I don’t appreciate much about T1D, but I do appreciate these three things that it’s added to my life: perspective, priorities, and clarity.
I was diagnosed at age 21. It was eye opening after diagnosis to see the cause and effect of my lifestyle choices on my blood sugar. I was a self-funded college student with zero safety net who was trying to figure out how I was going to make a good life for myself in adulthood. Which translated into me doing every single extracurricular in my field so that I could find at least one open door upon graduation. I wasn’t the heavy partying type, but I did burn the candle at both ends between all of my school commitments and socializing. Once I was diagnosed, I could quantify how much a lack of sleep impacted my health. Or living on Cheez Whiz and Hot Pockets. Or not exercising. Or being stressed out from over-committing to extracurriculars.
Respecting the natural limiting factors of good health (sleep, hydration, exercise, stress mitigation) has made me soooo much happier and well-rounded since diagnosis. I see people in my peer group who have been their own worst enemy because of how hard they live, and they don’t even realize it. I might have been one of those people were it not for my blood sugar showing me the results of my choices.
I had children wayyyyyy earlier than any of the women I went to college with. When I’ve seen them at weddings since graduation, they’ve remarked, “You were SO young when you had kids! We’re just now ready professionally to have kids.” I figured that with T1D on my plate, pregnancy was only going to get potentially more complicated and riskier the longer I waited, so I had my boys at 26 and 29. Biologically that’s not late. Professionally for most women, that would be way too soon. Fortunately I had earned enough negotiating capital at my workplace that I was able to change my schedule to better accommodate motherhood, but most women don’t have that option that early in their career. I love being the age that I am as my boys grow up. I feel much more capable to have a lot of physical adventures with them that might be much harder had I started having kids 10-15 years later as is becoming common.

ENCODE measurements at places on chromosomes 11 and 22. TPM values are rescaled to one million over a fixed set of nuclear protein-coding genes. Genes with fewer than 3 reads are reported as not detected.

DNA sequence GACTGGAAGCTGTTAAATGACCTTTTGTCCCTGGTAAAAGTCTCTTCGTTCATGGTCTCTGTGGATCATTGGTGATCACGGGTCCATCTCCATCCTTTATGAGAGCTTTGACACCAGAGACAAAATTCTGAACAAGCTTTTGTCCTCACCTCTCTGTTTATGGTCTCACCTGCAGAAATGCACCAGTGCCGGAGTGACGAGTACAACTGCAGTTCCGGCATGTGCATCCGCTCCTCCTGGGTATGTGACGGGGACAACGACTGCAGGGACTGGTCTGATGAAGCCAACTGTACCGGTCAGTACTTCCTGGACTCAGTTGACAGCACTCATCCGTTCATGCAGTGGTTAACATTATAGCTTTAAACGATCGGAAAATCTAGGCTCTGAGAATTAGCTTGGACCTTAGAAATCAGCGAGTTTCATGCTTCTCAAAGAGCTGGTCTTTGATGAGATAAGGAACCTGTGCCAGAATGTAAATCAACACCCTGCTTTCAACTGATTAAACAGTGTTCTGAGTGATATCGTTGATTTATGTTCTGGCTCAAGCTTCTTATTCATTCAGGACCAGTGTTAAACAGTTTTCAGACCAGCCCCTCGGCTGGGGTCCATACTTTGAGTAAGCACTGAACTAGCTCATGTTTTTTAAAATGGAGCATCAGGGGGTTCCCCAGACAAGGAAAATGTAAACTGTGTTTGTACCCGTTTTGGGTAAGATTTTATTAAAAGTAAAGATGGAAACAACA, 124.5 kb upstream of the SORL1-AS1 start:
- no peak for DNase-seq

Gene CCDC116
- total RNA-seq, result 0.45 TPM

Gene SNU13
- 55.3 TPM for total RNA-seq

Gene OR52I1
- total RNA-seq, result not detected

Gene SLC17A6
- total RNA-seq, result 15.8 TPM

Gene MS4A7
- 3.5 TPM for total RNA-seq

Given all of the great tools available today to make LIVING with this disease less cumbersome, I don’t expect that the worst will happen to me. But there is always that little 0.1% when I go to bed wondering if I would feel a bad low if my Dexcom/Sugarmate malfunctioned. And I feel like in some ways that awareness is a good thing in the grand scheme. Knowing that we’re lucky everyday and that time is not forever pushes me (and my husband) to live a lot more life Now. We’ve invested in our goals far more far earlier than we probably would have without this sort of awareness about the precious aspect of life. And we’re much happier for it, because we’re not waiting for tomorrow to do all of the good stuff. It’s a blessing to know how fortunate we are and how good life is.